Doctoral study in Health Sciences
Why study with us?
- Our lecturers and researchers are regarded as experts in their fields.
- We offer outstanding facilities.
- The University of Auckland is New Zealand’s leading university in the QS World University Rankings 2020, the only local university in the top 100.
- The university is also the highest ranked in the country for its global reputation amongst academics and employers.
- In the QS Stars rating, the university is rated Five Stars Plus for excellence in research, employability, teaching, facilities, internationalism, innovation and inclusiveness.
- We are ranked New Zealand’s most innovative university in 2017 by Reuters.
- We offer Postgraduate Research Student Support (PReSS) funding for research expenses.
Study with us and you’ll work closely with clinical and academic staff to investigate the determinants of a healthy life at many ages and stages. You will be able to implement changes in clinical practice that will make a difference to people's lives now and for generations to come. Choose health sciences and you’ll help to translate research discoveries into strategies that enable people to prevent and manage major health problems in the 21st century.
When you join the Faculty of Medical and Health Sciences or the Liggins Institute for your doctorate in Health Sciences, you'll become part of a high-calibre research community and have the opportunity to publish papers, attend international conferences and develop your network in academia and industry. You’ll be undertaking an advanced course of independent study and original research, presented in the form of a thesis.
There is much support available, including from outside the university, and we have strong links to the Crown Research Institutes of New Zealand.
Financially, you’ll have access to PReSS, which offers our doctoral candidates funding above and beyond scholarships or grants.
Pursue your topic with us and benefit from exceptional standards of support and supervision from internationally recognised researchers.
In your independent research study, you will be directed and supported by a supervisor.
Professor of Health Sciences and Supervisor
Merryn has a particular interest in research that looks at how to better support people with palliative care needs and their families and whanau. She directs the Te Arai Palliative Care and End of Life Research Group, the only bicultural palliative care research group internationally. The group is committed to using participatory research methods to promote equity in access to palliative care. Merryn supervises students from a range of disciplinary backgrounds, including social sciences and nursing.
In 2014, Merryn was awarded the New Zealand Association of Scientists’ Research Medal, which recognises outstanding fundamental or applied research in the physical, natural or social sciences. In 2016, Merryn was recognised as NEXT magazine Woman of the Year for Health and Science.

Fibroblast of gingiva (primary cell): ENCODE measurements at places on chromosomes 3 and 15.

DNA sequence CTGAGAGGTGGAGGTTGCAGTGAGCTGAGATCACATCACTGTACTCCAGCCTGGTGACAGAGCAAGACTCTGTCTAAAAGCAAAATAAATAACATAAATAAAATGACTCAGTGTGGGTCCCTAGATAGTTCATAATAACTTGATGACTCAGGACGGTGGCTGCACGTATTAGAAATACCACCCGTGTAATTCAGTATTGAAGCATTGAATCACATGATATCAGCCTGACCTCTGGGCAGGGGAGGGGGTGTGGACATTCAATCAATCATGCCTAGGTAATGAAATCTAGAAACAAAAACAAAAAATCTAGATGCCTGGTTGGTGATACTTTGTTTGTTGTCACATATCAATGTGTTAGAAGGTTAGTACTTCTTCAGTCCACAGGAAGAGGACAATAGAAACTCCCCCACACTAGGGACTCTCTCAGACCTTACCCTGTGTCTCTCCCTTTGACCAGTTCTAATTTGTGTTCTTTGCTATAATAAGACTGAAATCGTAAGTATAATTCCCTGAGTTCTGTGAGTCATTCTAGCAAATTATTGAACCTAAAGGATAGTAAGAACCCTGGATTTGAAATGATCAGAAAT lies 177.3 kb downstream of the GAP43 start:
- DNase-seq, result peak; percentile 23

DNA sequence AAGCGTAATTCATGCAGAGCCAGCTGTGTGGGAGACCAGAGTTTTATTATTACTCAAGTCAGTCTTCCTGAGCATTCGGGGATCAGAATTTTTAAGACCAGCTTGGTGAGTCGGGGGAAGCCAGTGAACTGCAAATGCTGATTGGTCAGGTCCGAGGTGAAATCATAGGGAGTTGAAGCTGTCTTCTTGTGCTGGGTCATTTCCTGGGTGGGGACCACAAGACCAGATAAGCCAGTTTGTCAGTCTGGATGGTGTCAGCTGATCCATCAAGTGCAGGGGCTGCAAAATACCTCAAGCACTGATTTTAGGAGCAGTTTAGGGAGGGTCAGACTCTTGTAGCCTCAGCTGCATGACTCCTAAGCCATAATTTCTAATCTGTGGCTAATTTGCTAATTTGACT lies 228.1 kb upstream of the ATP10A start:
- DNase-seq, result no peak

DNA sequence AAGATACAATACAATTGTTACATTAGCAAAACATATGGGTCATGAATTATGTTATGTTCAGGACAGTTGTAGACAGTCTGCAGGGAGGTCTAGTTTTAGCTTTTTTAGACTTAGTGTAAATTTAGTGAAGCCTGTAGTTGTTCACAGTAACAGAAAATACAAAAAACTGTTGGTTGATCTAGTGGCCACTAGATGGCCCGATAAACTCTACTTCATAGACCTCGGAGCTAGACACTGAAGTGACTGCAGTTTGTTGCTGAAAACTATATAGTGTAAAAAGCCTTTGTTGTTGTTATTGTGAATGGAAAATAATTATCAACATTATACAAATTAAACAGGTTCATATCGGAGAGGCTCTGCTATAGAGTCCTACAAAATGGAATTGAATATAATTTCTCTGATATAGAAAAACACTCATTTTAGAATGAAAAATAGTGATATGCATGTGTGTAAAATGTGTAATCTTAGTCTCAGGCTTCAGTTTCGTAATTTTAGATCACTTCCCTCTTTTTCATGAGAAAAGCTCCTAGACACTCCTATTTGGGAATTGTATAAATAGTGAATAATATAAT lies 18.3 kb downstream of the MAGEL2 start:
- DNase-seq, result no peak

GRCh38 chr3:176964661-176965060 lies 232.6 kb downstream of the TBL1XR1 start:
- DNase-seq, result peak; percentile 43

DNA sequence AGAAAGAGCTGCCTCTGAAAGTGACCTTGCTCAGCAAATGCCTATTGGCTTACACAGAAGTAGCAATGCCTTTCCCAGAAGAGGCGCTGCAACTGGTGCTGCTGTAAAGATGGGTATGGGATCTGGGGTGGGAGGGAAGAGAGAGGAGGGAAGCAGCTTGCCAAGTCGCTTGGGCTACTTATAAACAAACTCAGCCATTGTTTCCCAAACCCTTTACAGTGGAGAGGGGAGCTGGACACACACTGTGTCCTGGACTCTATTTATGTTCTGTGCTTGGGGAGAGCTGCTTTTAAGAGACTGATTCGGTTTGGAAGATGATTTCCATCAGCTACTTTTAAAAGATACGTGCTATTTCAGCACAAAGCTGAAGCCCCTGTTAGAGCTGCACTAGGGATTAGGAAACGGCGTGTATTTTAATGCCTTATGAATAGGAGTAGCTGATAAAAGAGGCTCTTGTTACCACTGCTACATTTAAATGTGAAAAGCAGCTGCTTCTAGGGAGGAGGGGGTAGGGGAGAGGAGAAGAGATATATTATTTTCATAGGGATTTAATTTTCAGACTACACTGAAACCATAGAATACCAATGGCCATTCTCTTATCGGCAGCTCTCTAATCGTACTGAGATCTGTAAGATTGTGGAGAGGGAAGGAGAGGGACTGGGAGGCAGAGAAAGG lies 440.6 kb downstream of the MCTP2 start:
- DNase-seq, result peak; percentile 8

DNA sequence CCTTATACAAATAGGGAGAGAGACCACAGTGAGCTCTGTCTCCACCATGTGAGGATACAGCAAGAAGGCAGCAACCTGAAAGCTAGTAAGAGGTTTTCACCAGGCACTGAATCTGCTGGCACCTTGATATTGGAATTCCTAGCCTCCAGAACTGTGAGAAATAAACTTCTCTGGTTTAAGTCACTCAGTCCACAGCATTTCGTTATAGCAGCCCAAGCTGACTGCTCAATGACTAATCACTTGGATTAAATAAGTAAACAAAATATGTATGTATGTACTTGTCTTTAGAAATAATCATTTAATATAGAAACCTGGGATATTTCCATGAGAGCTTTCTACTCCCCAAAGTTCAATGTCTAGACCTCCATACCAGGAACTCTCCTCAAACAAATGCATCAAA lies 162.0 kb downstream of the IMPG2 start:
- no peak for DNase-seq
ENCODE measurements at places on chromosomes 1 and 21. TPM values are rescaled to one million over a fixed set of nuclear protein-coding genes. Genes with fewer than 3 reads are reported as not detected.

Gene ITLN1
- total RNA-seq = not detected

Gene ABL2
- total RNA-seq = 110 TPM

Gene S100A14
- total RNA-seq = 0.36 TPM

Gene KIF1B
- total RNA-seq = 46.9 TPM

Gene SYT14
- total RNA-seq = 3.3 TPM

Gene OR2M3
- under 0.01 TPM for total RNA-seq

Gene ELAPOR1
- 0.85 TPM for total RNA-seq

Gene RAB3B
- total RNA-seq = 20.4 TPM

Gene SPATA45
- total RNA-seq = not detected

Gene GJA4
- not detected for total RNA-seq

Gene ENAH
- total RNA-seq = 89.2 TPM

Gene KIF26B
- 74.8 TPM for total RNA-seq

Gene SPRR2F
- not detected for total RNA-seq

Associate Professor Melody Smith - nee Oliver
Melody’s research focuses on understanding links between the environment and health, with a focus on children’s physical activity, active travel, and independent mobility and use of objective and child-centred research methods. She leads the Neighbourhoods for Active Kids study, using participatory geographic information systems to understand associations between children’s health behaviours and neighbourhood experiences, exposure, and perceptions.
Her projects include Te Ara Mua – Future Streets (evaluation of neighbourhood-wide infrastructural interventions for improved walking and cycling, Kids in the City, and The Secret Recipe for Active School Travel. She is current chair of the Adolescent Health Research Group and holds a prestigious Sir Charles Hercus Health Research Fellowship.
Distinguished Professor Jane Harding
Professor of Neonatology and Supervisor
Jane is interested in how events and interventions during pregnancy, birth and the newborn period affect the mother’s health and the baby’s growth and development. She has been looking at the interaction of nutrients and growth factors, perinatal glucose regulation, and the long-term consequences of treatments given around the time of birth.
She was awarded the Health Research Council of New Zealand's Beaven Medal in 2016 and the Norman J. Siegel New Member Outstanding Science Award from the American Pediatric Society (APA) in 2017.
Past research topics
The Te Arai Palliative Care and End of Life Research Group is the only bicultural research group internationally. We conduct a range of projects exploring advanced ageing, palliative and end of life care, with a particular focus on equity. We come from diverse academic and clinical backgrounds and use a range of methodologies, including creative social research methods. For more information about our research, please see our blog: Te Arai Research Group
Current and recent projects include: